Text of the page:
Bound together stronger than Bonnie and Clyde, Nixon and Watergate, or Donald Trump and alternative facts, Americans rank their concerns for the nation’s economy as the top political priority. Even during the year of the worldwide coronavirus outbreak, a relative majority of 35 percent of Americans claimed that the economy was their number one voting priority in the presidential elections in 2020. Therefore, incumbents and challengers have always been wisely advised to focus a key part of their campaigns on the economic development of the country or to put it in the words of Bill Clinton’s election campaign official James Carville from 1992: “It’s the economy, stupid!”
This pattern can also be found in current polls about the pandemic and why it should be tackled. A recent study of the Pew Research Center identifies that 80 percent of Americans widely agree that strengthening the U.S. economy should be among the top 5 political priorities for the current administration. At the same time, more Americans believe that the coronavirus is a major threat to the U.S. economy. Therefore, 3 out of 4 Americans commonly agree that getting the nation widely vaccinated plays a huge factor in rescuing the economy and getting the country back to normalcy.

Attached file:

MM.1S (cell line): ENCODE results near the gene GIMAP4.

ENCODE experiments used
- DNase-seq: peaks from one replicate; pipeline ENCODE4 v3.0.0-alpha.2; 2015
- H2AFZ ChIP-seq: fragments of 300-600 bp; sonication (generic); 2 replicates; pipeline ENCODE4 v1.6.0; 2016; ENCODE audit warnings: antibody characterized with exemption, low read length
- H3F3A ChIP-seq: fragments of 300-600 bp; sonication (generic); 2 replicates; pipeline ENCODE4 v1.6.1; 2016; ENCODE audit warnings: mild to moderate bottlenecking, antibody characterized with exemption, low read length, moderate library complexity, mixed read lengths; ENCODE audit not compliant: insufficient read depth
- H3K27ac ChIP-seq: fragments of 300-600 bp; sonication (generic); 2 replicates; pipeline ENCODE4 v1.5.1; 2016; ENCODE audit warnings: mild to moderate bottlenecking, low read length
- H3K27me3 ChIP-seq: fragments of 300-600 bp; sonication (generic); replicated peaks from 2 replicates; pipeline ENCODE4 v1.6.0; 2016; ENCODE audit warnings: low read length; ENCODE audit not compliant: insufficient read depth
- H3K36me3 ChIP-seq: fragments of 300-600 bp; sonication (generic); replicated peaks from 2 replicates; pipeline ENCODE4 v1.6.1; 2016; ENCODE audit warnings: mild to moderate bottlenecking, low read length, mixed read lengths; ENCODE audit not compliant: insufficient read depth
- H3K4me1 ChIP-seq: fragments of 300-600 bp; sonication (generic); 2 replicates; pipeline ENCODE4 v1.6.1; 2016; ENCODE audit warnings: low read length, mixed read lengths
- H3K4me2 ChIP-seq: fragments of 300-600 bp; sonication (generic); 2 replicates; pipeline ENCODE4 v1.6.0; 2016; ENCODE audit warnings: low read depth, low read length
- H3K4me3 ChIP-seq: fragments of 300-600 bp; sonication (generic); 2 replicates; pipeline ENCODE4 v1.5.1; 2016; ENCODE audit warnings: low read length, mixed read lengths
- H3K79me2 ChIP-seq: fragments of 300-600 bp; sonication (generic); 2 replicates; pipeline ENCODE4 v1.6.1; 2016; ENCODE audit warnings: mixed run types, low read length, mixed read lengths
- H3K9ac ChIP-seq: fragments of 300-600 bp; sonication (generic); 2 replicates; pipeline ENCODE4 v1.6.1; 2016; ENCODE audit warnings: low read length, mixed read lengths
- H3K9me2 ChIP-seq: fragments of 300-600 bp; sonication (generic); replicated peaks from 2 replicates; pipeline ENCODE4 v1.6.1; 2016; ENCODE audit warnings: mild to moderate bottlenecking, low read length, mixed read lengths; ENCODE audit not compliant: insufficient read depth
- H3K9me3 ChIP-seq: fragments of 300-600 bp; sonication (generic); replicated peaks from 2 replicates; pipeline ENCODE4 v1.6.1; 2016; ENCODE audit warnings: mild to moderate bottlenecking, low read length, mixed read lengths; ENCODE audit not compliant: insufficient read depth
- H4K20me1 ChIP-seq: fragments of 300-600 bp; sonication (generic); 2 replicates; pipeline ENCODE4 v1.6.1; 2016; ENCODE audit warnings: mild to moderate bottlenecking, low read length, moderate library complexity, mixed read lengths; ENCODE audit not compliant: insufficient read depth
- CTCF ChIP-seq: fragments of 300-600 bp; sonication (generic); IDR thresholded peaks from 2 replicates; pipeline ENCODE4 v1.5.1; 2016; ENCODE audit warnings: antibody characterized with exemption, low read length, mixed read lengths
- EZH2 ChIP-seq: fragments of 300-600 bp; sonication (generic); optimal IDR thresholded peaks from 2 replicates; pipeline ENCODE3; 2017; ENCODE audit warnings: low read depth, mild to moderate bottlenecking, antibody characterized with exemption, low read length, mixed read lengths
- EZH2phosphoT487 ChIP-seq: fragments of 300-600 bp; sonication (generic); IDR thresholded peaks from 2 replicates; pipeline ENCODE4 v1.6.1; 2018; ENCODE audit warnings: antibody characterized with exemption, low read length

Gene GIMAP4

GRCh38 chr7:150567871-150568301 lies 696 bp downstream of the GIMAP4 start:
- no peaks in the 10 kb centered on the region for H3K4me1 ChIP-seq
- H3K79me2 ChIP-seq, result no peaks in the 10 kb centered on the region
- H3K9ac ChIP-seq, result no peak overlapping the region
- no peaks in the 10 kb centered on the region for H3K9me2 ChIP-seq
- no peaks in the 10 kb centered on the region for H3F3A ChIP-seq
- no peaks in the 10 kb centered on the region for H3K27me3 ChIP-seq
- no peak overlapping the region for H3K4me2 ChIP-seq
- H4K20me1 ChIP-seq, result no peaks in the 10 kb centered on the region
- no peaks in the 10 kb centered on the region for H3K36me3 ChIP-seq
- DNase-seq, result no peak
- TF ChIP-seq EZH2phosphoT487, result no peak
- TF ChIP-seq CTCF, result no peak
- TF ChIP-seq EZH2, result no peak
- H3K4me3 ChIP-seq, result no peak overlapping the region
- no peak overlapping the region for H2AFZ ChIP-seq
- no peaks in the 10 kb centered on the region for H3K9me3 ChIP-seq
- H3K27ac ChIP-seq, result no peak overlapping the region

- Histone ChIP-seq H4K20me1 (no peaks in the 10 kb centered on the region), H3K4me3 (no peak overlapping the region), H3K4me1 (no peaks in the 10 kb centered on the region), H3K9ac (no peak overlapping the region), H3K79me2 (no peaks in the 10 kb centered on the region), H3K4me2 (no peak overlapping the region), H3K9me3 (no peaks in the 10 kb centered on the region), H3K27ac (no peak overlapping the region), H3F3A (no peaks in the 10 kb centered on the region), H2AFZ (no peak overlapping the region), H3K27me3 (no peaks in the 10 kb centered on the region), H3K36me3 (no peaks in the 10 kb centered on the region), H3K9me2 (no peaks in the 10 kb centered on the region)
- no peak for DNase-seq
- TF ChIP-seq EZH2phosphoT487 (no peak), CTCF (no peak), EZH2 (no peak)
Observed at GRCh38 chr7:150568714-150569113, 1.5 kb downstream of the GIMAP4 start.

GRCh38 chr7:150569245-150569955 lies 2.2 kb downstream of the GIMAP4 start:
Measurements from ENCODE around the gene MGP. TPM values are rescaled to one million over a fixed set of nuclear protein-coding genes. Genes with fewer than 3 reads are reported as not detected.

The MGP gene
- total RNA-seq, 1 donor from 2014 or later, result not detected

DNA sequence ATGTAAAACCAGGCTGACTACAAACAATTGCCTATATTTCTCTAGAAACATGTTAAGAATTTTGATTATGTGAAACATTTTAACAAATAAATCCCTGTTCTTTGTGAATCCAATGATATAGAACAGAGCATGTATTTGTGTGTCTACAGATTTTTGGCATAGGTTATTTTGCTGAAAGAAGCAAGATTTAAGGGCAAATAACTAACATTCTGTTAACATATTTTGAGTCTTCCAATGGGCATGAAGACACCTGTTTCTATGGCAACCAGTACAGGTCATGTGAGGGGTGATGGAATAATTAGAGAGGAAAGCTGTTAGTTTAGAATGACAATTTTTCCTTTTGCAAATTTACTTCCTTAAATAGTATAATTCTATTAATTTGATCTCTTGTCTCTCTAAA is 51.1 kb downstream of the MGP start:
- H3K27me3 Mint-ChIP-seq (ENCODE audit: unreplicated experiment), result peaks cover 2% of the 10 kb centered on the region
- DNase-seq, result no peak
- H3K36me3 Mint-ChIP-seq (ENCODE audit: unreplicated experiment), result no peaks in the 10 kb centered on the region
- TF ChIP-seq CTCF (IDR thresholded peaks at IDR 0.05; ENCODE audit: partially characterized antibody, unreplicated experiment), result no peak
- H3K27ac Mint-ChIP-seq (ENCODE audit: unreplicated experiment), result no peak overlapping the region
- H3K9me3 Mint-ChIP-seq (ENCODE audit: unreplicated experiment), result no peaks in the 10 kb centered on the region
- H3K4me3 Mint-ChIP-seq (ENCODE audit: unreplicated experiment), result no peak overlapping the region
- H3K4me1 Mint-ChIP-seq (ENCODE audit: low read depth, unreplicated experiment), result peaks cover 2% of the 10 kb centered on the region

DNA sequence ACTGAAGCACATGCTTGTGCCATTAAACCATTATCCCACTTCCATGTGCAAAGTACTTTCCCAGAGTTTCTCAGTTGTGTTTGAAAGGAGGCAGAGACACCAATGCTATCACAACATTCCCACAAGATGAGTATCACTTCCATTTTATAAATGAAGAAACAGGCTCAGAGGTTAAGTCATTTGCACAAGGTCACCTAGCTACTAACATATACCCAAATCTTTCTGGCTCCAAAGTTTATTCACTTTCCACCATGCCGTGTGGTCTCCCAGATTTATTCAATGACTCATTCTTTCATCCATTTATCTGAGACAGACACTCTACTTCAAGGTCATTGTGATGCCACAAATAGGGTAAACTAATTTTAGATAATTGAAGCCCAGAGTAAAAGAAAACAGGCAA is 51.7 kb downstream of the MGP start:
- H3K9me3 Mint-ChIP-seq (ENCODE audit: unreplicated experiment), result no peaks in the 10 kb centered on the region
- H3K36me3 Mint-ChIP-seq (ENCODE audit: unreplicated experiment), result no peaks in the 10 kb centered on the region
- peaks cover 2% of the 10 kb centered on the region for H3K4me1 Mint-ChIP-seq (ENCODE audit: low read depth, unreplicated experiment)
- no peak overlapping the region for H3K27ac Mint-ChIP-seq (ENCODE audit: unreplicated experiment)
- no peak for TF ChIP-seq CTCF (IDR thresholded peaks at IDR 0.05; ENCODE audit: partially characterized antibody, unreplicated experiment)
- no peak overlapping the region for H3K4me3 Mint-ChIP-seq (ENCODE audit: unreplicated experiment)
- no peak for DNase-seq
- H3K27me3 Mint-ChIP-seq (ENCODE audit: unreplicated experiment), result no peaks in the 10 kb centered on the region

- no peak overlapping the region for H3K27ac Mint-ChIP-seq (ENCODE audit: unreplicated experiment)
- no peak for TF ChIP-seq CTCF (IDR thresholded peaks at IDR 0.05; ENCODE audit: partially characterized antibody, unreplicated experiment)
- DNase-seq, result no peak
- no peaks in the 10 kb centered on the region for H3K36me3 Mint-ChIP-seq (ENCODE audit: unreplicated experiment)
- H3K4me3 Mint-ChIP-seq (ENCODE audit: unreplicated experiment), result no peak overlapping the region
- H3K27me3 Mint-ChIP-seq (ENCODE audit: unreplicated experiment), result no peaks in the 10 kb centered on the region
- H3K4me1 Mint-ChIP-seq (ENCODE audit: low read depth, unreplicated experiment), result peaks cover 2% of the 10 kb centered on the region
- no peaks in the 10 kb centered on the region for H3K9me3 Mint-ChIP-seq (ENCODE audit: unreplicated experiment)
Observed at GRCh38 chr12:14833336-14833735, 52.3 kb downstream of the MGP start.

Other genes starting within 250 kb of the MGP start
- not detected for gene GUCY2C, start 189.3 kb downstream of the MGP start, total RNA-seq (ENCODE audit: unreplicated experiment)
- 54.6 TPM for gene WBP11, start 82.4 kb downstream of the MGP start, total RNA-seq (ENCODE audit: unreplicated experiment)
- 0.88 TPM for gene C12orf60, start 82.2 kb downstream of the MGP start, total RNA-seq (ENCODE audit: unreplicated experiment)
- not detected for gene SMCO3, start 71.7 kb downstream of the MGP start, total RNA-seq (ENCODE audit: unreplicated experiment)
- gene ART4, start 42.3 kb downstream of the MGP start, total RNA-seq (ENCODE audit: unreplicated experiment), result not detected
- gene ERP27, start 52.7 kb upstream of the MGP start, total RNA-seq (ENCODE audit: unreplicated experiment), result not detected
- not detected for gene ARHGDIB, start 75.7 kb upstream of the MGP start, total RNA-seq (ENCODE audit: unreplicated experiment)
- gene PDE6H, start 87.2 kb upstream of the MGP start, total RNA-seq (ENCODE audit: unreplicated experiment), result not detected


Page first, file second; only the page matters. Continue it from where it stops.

This conviction is also shared by a majority on both sides of the political aisle, even if Democratic support outweighs Republican support by more than 20 points here. Nevertheless, the restoration of the economy is a solid and reliable argument why a vast majority of U.S.-Americans support Biden’s vaccination campaign despite his’ average approval ratings.
But it’s always politics
It is no big surprise that in a time when politics is everywhere and the U.S. society has been polarised by it – especially in the last four years but even before – to such a high degree, that the individual question of whether people want to get vaccinated is highly political as well. As the federal government is strongly pushing the nationwide vaccination campaign forward, the main societal cleavage runs among party affiliation – business as usual. Despite the majority of U.S. citizens agreeing on the structural vaccination necessity to keep the country’s economy running, the individual willingness to get vaccinated highly depends on political affiliation.